Sixteen years later, Gore experienced a renaissance of sorts when her music figured prominently in two 1996 releases, The First Wives Club, a female buddy comedy headlined by Goldie Hawn, Diane Keaton, and Bette Midler, and Allison Anders’ underrated Grace of My Heart, a fictionalized account of Brill Building era singer-songwriters like Carole King, Ellie Greenwich, and Cynthia Weill. Among its many subplots, including Everly Brothers soundalikes played by Andrew and David Williams (nephews of the late Andy Williams), Anders’ film featured Gore’s rapturous “My Secret Love,” a shimmering pop tune co-written by lead Denise Waverly (Illeana Douglas) to accommodate a prominent TV ingenue, reminiscent of say, Shelley Fabares, Patty Duke, or even Gore herself, played by Bridget Fonda. The twist–and no reflection on Fabares or Duke–is that Fonda’s lovely Kelly Porter is about to crack under the pressure of maintaining a closeted same-sex relationship. Secret love, indeed. Of course, Gore more or less wrote from experience, coming out of the closet about her decades long relationship around the same time (now, go back and listen to Cara singing “Out Here on My Own.” Plays a little differently, huh?)  The Kelly Porter sequence in Grace of My Heart works splendidly not only because of Gore’s talents but also the contributions of Combustible Edison’s Miss Lily Banquette, who supplies Porter’s voice in a style very much Gore-worthy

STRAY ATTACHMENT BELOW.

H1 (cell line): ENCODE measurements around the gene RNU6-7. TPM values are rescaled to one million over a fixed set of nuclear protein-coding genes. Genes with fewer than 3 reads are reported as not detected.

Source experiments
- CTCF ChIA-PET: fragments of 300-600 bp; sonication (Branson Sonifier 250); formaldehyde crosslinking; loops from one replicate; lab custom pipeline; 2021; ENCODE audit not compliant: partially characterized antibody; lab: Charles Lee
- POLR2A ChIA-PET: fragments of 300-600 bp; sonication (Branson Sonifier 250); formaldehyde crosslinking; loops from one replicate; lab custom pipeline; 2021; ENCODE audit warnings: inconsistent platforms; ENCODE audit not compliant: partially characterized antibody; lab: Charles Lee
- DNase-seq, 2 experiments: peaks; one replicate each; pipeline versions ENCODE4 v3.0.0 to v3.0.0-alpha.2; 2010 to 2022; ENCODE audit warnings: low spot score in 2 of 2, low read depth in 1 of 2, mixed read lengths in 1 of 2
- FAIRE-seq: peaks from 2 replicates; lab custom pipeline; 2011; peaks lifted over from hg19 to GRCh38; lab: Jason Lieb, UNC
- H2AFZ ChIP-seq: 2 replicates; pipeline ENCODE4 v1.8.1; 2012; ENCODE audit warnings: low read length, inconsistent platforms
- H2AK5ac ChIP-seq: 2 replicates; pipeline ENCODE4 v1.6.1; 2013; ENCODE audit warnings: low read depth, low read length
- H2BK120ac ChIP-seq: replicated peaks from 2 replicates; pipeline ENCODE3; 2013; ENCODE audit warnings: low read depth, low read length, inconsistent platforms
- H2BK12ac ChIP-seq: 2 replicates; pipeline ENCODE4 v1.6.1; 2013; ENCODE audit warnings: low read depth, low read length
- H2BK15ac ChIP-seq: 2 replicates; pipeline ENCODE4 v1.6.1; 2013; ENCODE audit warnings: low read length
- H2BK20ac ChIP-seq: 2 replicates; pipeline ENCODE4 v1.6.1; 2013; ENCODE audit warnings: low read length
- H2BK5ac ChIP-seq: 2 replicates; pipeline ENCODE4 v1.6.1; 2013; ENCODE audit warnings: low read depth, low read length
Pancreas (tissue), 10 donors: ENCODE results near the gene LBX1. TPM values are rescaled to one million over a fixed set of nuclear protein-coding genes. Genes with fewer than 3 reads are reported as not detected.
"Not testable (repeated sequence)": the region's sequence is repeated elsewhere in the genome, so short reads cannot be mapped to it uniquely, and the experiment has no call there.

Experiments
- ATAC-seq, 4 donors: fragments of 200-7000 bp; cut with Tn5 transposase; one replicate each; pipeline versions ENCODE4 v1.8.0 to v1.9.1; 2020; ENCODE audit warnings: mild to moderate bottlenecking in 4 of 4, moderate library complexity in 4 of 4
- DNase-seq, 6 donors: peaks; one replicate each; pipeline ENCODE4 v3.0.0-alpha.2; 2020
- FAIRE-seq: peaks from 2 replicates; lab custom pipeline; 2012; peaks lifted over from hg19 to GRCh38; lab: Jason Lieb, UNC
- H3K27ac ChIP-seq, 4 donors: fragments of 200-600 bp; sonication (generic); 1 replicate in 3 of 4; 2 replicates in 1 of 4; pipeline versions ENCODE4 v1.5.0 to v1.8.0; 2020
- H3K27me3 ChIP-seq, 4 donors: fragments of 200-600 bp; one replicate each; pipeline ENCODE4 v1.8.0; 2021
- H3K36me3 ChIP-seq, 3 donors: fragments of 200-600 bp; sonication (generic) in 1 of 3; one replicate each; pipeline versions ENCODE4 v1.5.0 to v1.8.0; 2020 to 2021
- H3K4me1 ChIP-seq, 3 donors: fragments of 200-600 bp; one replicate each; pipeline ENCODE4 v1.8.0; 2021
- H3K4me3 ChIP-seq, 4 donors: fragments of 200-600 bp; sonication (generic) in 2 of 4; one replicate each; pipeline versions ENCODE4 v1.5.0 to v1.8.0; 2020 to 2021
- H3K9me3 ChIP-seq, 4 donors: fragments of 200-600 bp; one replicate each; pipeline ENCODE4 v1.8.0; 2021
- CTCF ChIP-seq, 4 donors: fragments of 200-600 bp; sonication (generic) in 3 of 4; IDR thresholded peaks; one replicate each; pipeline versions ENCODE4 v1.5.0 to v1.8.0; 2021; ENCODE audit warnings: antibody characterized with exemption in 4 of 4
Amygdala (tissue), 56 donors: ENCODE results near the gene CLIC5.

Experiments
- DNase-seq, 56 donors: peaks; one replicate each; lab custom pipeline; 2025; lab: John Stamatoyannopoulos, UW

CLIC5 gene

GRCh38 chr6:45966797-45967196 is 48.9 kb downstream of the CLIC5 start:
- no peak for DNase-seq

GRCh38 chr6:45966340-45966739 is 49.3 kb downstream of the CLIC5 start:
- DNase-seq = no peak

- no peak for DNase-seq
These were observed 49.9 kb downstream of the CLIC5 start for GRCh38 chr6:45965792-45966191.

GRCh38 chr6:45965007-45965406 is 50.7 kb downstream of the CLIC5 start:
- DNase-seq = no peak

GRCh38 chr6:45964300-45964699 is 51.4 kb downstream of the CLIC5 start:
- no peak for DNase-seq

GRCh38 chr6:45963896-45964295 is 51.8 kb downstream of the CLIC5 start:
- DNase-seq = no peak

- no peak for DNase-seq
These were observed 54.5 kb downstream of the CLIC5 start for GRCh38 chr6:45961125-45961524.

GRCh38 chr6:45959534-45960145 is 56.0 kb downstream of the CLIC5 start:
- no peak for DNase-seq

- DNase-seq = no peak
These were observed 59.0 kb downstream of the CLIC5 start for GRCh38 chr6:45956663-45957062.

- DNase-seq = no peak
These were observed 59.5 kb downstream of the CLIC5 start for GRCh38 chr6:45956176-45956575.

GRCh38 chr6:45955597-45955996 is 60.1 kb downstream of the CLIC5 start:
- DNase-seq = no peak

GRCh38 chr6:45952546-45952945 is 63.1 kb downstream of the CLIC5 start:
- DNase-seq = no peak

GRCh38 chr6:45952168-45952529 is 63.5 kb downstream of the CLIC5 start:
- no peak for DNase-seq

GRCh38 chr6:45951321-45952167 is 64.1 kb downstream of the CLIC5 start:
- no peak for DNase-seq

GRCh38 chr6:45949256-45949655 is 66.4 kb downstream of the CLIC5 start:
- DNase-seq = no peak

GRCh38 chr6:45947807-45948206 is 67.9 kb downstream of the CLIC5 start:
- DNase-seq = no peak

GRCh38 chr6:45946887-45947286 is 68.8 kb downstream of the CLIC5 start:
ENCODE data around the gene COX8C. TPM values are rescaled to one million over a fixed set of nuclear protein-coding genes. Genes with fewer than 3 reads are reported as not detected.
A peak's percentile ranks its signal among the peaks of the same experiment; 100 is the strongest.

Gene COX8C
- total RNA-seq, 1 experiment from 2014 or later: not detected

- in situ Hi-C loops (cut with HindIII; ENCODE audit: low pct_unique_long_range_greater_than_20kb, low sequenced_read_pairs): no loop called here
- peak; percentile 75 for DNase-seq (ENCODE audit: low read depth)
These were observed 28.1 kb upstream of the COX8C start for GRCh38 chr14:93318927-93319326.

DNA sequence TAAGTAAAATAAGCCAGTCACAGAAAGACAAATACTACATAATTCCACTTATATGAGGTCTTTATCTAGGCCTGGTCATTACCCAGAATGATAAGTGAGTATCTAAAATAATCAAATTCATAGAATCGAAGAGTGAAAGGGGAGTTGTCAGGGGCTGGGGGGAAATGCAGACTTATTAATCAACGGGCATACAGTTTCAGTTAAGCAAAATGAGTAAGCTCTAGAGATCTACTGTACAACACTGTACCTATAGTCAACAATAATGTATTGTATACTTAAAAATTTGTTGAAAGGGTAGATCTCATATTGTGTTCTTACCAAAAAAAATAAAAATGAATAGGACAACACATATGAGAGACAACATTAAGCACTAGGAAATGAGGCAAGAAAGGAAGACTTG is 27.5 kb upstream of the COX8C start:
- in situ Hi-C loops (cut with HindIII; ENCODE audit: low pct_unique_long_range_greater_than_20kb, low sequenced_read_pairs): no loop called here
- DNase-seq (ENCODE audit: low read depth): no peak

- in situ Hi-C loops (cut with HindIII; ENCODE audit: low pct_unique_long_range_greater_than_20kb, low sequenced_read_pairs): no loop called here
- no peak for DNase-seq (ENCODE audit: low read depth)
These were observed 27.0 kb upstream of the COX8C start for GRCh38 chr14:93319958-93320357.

Unfortunately, despite a passel of wonderful tunes composed by the likes of Gore, Burt Bacharach, Elvis Costello, and even Joni Mitchell, the Academy bypassed the entirety of the Grace of My Heart soundtrack. Perhaps the movie was overshadowed by the somewhat thematically similar That Thing You Do!, Tom Hanks’s splashy directorial debut also set in the early-to-mid-sixties pop music world. The two films were released less than a month apart during the fall of 1996, but only one had the full support of a major studio. If you have not yet caught up with Grace of My Heart, by all means, please, add it to your queue.

On the other hand, during the same period Paramount released phenomenally popular The First Wives Club, in which a trio of spurned women–of a certain age–extract justice from the schmucks who unceremoniously dump them for pipsqueak playthings. The highlight of the film spotlights stars Hawn, Keaton, and Midler mustering their girl group prowess in a snazzy rendition of Gore’s classic anthem to sweet female independence, “You Don’t Own Me.” The First Wives Club is hotter than ever thanks to a Broadway-bound musical adaptation, one, hopefully, that will feature Gore’s tune as part of the finale. In the meantime, a friend has suggested that going as the white-clad first wives should be on our agenda for next Halloween. Ha!